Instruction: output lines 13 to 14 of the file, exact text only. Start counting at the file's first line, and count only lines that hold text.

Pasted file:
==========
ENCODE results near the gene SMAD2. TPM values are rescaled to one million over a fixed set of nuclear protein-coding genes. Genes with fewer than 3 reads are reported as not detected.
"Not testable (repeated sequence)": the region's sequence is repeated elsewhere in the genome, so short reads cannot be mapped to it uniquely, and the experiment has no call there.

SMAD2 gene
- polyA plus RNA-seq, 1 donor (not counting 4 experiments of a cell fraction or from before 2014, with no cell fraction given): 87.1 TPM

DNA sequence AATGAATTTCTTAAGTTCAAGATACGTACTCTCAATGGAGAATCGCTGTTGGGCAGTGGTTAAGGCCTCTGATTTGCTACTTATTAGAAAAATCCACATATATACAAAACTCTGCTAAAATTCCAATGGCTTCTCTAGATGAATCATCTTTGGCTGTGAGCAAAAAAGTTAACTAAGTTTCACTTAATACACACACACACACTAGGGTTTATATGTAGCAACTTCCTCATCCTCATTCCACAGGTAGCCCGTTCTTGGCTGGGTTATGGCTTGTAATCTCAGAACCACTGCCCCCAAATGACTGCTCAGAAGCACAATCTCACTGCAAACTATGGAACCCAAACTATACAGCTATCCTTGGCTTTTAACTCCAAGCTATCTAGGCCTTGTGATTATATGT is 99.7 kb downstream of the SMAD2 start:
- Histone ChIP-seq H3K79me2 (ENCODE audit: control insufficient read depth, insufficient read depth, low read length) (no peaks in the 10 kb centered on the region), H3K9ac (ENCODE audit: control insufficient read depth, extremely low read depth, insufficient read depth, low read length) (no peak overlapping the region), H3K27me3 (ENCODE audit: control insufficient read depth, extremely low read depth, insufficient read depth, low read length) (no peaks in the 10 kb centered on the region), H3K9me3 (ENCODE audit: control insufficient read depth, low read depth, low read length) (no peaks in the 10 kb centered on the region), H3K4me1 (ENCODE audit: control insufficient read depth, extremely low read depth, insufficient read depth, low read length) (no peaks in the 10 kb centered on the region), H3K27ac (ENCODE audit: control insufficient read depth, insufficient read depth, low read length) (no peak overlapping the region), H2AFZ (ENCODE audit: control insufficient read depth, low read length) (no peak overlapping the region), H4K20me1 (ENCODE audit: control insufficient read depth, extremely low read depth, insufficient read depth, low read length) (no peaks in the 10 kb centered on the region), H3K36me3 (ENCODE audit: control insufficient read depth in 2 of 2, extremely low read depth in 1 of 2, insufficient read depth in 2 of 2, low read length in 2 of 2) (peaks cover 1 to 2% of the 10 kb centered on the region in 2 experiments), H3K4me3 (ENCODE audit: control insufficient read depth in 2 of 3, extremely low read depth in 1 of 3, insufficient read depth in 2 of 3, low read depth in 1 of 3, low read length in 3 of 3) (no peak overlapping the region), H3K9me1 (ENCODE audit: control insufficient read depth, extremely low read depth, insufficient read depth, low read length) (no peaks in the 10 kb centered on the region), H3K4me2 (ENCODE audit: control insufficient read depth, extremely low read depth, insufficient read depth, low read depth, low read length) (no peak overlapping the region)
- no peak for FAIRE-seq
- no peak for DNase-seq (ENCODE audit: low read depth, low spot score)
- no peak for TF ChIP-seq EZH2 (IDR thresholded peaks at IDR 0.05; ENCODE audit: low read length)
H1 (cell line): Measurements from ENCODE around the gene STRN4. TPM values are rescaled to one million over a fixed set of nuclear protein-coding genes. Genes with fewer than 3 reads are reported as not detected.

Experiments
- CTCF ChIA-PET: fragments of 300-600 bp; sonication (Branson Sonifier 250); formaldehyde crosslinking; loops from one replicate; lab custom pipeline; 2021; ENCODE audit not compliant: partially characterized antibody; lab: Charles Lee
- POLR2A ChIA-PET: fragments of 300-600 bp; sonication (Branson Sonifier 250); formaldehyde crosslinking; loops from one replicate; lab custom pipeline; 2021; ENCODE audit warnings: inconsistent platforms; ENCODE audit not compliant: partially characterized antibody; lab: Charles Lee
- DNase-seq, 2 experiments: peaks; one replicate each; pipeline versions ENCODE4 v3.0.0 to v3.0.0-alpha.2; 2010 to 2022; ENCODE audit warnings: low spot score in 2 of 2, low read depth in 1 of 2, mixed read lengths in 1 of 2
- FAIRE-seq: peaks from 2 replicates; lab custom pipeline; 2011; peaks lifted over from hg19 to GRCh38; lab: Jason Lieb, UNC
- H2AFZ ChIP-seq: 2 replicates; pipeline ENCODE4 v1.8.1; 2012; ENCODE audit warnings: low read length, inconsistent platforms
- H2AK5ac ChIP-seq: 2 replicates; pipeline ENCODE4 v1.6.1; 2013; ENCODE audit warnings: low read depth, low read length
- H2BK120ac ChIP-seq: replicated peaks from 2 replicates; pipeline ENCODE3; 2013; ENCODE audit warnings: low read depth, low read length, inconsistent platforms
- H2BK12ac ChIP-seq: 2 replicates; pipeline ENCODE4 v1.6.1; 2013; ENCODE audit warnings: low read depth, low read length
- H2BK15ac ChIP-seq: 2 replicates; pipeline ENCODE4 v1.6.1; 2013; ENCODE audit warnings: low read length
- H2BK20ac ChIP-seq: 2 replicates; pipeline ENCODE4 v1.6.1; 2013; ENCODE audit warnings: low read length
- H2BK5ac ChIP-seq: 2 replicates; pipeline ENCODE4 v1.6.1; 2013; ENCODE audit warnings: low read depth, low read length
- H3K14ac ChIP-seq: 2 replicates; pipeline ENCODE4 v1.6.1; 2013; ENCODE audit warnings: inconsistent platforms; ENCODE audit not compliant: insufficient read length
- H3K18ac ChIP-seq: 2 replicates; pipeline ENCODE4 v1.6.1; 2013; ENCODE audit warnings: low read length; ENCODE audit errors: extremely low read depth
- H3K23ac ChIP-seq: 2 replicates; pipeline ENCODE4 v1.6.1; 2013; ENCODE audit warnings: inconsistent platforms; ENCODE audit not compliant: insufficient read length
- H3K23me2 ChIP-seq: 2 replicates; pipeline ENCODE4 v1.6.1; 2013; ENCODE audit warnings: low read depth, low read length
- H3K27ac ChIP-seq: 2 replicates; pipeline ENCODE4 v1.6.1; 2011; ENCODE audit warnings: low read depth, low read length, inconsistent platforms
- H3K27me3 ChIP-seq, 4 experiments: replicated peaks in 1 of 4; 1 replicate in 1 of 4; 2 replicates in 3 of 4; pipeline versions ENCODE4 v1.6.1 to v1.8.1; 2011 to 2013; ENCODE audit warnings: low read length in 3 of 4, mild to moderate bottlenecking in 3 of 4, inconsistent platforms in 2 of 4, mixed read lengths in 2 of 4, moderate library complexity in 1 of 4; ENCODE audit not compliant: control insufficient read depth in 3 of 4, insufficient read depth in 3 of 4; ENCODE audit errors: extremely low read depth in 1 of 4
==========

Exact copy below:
- POLR2A ChIA-PET: fragments of 300-600 bp; sonication (Branson Sonifier 250); formaldehyde crosslinking; loops from one replicate; lab custom pipeline; 2021; ENCODE audit warnings: inconsistent platforms; ENCODE audit not compliant: partially characterized antibody; lab: Charles Lee
- DNase-seq, 2 experiments: peaks; one replicate each; pipeline versions ENCODE4 v3.0.0 to v3.0.0-alpha.2; 2010 to 2022; ENCODE audit warnings: low spot score in 2 of 2, low read depth in 1 of 2, mixed read lengths in 1 of 2